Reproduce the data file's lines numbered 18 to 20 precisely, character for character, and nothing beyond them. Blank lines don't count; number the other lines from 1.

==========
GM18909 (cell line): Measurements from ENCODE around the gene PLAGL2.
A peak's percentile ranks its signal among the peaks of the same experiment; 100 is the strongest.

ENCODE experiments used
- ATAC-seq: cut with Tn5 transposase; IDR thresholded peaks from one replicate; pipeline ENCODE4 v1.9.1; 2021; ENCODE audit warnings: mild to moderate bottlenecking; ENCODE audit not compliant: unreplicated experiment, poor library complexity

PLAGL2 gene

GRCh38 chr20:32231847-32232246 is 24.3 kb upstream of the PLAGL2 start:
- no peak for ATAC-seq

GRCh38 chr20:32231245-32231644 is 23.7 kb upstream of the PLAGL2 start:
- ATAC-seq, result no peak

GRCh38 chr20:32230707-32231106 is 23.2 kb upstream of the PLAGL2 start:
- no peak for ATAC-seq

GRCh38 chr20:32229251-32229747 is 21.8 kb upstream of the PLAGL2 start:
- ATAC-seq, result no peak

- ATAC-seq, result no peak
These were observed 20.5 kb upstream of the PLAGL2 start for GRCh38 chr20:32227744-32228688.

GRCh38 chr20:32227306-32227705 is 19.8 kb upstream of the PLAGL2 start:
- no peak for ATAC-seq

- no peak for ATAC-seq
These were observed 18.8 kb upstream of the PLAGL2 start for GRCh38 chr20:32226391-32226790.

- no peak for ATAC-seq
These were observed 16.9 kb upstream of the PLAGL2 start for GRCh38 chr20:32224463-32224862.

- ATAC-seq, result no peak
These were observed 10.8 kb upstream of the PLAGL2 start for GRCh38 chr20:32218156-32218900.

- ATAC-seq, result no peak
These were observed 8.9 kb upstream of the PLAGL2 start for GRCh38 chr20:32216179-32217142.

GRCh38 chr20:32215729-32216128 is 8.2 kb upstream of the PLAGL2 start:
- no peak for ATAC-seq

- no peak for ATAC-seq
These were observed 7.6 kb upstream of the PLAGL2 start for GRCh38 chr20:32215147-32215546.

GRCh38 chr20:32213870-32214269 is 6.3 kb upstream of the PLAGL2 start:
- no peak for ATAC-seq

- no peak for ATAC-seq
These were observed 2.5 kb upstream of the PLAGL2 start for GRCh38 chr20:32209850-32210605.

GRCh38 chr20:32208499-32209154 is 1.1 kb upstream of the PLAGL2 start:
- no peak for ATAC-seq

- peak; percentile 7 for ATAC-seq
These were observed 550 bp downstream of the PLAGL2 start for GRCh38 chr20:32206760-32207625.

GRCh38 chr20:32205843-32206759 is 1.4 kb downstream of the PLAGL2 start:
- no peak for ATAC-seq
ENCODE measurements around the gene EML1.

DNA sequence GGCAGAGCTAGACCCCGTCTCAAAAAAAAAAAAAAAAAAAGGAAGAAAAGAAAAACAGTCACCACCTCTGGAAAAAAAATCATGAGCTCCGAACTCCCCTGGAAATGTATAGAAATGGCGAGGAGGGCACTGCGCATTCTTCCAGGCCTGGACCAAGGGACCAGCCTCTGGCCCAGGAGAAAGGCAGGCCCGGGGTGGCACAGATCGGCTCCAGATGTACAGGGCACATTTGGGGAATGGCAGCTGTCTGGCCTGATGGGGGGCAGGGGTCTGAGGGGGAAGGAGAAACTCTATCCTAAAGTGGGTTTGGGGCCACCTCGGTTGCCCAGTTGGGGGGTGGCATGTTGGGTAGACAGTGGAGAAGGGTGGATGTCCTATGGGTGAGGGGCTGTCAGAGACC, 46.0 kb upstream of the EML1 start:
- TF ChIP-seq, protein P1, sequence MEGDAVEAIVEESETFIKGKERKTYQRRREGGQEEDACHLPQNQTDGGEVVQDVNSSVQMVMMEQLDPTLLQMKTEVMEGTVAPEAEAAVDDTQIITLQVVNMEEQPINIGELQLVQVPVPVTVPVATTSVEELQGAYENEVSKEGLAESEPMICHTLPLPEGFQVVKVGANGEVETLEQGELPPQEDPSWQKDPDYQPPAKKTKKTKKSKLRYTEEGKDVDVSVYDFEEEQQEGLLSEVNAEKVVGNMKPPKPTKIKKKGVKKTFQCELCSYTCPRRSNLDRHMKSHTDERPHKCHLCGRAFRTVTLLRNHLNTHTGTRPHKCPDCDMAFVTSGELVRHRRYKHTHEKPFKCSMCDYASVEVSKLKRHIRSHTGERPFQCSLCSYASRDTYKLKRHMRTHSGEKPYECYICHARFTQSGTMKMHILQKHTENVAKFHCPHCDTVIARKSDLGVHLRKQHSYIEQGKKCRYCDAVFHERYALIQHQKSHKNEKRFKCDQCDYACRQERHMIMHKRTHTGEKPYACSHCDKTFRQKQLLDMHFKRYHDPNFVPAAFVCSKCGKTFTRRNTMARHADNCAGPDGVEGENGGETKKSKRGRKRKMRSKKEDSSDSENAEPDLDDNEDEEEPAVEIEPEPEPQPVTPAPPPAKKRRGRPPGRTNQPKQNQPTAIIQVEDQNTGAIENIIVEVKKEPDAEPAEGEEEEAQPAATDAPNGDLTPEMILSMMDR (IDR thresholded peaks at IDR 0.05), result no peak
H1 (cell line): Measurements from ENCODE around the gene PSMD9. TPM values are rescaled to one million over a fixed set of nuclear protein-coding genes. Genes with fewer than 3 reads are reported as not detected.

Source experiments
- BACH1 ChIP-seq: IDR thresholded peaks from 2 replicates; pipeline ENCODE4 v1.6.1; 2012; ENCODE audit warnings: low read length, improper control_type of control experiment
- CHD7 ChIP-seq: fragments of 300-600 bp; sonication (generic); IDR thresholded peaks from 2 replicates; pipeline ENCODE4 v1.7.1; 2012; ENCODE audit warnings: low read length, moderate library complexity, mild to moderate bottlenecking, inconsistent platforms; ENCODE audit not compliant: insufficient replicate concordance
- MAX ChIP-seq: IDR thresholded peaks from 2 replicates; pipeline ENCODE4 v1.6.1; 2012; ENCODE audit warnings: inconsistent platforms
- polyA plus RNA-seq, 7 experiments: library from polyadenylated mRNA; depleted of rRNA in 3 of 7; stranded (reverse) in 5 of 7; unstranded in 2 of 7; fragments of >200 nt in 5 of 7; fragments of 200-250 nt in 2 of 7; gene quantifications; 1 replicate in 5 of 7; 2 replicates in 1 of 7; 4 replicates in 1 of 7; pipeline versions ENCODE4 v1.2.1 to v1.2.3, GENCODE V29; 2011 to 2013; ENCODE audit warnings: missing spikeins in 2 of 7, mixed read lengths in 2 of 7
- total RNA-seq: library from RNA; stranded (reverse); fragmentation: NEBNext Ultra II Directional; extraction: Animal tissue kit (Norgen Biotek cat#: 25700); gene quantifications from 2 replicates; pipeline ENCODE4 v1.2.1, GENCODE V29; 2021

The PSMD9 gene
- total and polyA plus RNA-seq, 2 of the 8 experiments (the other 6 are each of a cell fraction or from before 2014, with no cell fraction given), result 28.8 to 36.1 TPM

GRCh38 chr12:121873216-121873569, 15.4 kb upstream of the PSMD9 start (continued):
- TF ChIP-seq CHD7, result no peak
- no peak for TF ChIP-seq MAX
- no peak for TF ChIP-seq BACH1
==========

- no peak for ATAC-seq
These were observed 18.8 kb upstream of the PLAGL2 start for GRCh38 chr20:32226391-32226790.

- no peak for ATAC-seq